In recent years, the focus for satellite communication (SATCOM) applications has shifted from coverage to capacity. As a result, SATCOM devices are being pushed to operate at higher bandwidths in the Ka, V, and E bands. At the same time, these devices need to be made increasingly smaller, which means smallsats, or satellites weighing less than 500 kg, are quickly gaining momentum, making size, weight, and power (SWaP) critical design considerations as well.
The millimeter wave (mmWave) part of the electromagnetic spectrum is at the high end of the microwave region, which spans ~300 MHz to 300 GHz, and is usually taken to mean frequencies from ~30 GHz to 300 GHz and wavelengths in the range of 1mm to 1cm (Table 1). This dramatically increases available bandwidth, thus expanding achievable data rates, which makes these frequencies extremely interesting to teams around the world working on fifth generation (5G) communications.
Mark your calendars for Tuesday, September 14th at 11 am EDT, for our new live webinar - Exploring the Impacts of Today’s SATCOM Industry Trends on Tomorrow’s RF Architecture Designs - presented in conjunction with Microwave Journal.
As a guide to some of the important, yet often overlooked, aspects of mmWave phased arrays, we recently partnered with RFMW and Microwave Journal to produce an eBook covering components, testing, and critical requirements. The eBook features articles from Knowles Precision Devices (KPD) and other industry leaders, including Filtronic, Rohde & Schwarz, and MilliBox.
Topics: RF and Microwave
During the first-ever virtual Menlo Micro Switch Summit, Knowles Precision Devices joined John Richardson, founder and president of X-Microwave, and Tom Clickenbeard, applications engineer at Menlo Microsystems, to give a presentation on Prototyping Using X-Microwave’s XM-Blocks with Knowles Precision Devices RF Filters and MEMS Switches.
As early adopters of beamforming technology in the 1960s, aerospace and defense organizations have a lot of experience using the initial large-scale active electronically scanned arrays (AESAs) for military radar tracking applications. But these arrays aren’t as convenient for some applications today as the operational frequencies of the targets of interest for many military applications are increasing. This means the wavelengths of the signals that need to be monitored are getting shorter and these radar applications need denser arrays since antenna spacing needs to be set at one half the wavelength. For example, at 25GHz, the wavelength in free space is approximately 12mm (0.47”), leading to half-wave spacing for antennas of 6mm (0.24”). Also, as arrays become denser, the new challenge for RF system designers is avoiding interference in these tighter spaces, especially when transmitting signals.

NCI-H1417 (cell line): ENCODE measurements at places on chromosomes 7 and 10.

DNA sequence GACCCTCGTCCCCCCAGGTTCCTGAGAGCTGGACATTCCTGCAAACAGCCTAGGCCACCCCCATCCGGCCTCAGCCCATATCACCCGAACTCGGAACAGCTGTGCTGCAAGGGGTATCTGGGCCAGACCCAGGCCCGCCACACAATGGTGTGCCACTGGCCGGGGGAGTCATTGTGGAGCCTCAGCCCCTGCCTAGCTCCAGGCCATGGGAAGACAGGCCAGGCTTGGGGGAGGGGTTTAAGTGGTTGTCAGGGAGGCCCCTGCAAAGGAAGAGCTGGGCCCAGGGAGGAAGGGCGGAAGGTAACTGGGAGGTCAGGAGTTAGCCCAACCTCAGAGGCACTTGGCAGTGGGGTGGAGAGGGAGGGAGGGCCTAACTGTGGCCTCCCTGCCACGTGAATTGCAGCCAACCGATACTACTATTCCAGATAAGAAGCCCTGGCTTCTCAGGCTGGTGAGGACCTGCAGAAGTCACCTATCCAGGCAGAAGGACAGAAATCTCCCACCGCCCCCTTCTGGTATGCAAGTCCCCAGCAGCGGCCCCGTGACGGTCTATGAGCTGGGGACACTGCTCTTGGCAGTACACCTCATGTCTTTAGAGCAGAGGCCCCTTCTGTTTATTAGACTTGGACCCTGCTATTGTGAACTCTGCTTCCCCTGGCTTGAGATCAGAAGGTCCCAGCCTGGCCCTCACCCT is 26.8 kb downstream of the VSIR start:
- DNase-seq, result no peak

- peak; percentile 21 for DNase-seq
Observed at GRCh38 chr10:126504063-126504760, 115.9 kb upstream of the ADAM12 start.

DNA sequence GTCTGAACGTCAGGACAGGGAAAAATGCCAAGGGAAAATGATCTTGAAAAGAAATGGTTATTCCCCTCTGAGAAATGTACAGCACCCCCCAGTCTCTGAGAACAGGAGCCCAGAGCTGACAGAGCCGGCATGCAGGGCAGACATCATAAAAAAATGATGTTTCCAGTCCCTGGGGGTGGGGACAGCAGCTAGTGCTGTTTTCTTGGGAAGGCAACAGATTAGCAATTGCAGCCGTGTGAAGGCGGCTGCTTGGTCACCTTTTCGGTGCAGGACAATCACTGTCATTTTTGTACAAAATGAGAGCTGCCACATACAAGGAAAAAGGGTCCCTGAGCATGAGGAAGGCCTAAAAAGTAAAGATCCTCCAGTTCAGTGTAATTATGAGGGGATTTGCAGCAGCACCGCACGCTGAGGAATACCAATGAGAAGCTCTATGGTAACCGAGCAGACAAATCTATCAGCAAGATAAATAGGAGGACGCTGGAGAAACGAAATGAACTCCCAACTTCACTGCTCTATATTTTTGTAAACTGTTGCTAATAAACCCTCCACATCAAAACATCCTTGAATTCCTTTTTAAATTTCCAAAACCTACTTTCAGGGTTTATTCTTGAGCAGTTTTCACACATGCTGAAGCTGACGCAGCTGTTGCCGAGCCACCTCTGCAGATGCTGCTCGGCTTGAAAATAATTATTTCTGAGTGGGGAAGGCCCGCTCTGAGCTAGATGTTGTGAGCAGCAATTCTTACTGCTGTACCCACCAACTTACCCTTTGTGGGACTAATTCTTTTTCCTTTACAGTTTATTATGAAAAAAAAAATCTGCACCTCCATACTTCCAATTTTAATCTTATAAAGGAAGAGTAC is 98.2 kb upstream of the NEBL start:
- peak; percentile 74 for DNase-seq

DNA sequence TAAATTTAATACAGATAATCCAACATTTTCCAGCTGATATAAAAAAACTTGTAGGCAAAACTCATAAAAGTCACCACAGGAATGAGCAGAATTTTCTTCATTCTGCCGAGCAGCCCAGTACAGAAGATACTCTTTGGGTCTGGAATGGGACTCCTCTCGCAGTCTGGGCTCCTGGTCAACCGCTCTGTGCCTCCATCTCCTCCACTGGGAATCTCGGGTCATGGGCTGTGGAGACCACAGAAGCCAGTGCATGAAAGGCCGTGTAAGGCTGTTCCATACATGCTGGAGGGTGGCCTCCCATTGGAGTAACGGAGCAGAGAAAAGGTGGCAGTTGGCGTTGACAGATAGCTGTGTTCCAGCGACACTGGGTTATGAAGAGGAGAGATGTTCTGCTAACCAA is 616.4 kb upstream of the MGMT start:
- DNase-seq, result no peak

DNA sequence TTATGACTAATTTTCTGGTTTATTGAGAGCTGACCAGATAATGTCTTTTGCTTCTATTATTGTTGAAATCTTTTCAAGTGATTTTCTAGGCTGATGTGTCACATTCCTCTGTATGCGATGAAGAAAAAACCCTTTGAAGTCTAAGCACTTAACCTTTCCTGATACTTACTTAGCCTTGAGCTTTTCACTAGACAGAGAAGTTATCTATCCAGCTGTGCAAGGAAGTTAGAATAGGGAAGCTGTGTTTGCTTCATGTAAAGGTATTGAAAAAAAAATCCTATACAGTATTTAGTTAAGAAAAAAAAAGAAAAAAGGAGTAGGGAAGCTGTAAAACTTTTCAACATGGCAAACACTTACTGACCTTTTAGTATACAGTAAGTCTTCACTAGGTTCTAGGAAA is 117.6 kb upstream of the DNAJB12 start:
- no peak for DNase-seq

According to the U.S. Bureau of Transportation Statistics, 2020 was the fifth consecutive year of growth in electric vehicle (EV) sales, and the demand is growing. Based on the first quarter numbers, the Bureau anticipates 2021 sales are on a path to surpass last year’s.
Spectral efficiency, or bandwidth efficiency, tells us about the channel capacity over a 1Hz bandwidth. It is a measure of the efficiency of a physical layer protocol when it comes to utilizing the spectrum available. To understand how spectral efficiency is calculated, it’s first important to understand the Shannon-Hartley Theorem in the context of 5G mmWave applications (which we discussed in an earlier blog post).
In electric vehicle (EV) applications, filter capacitors are a special type of component commonly used as input and output capacitors. Also known as noise suppression or electromagnetic interference (EMI) filters, these particular capacitors act to remove noise and other unwanted signals on the line. On the high voltage alternating current (AC) side of a system, the capacitors often provide EMI filtering, whereas on the direct current (DC) side of a subsystem, they serve to smooth ripple components of the AC and filter out noise.
Looking back, 2020 was a year full of big changes regarding how RF spectrum is allocated in the US. Led by the Federal Communications Commission (FCC), multiple portions of the spectrum ranging from the C band to the V band were either opened to new uses and/or auctioned to new users throughout the year. These changes are driving a variety of new opportunities for wireless device manufacturers and broadband and cellular carriers, which is resulting in a range of exciting new challenges for RF technology vendors to help solve.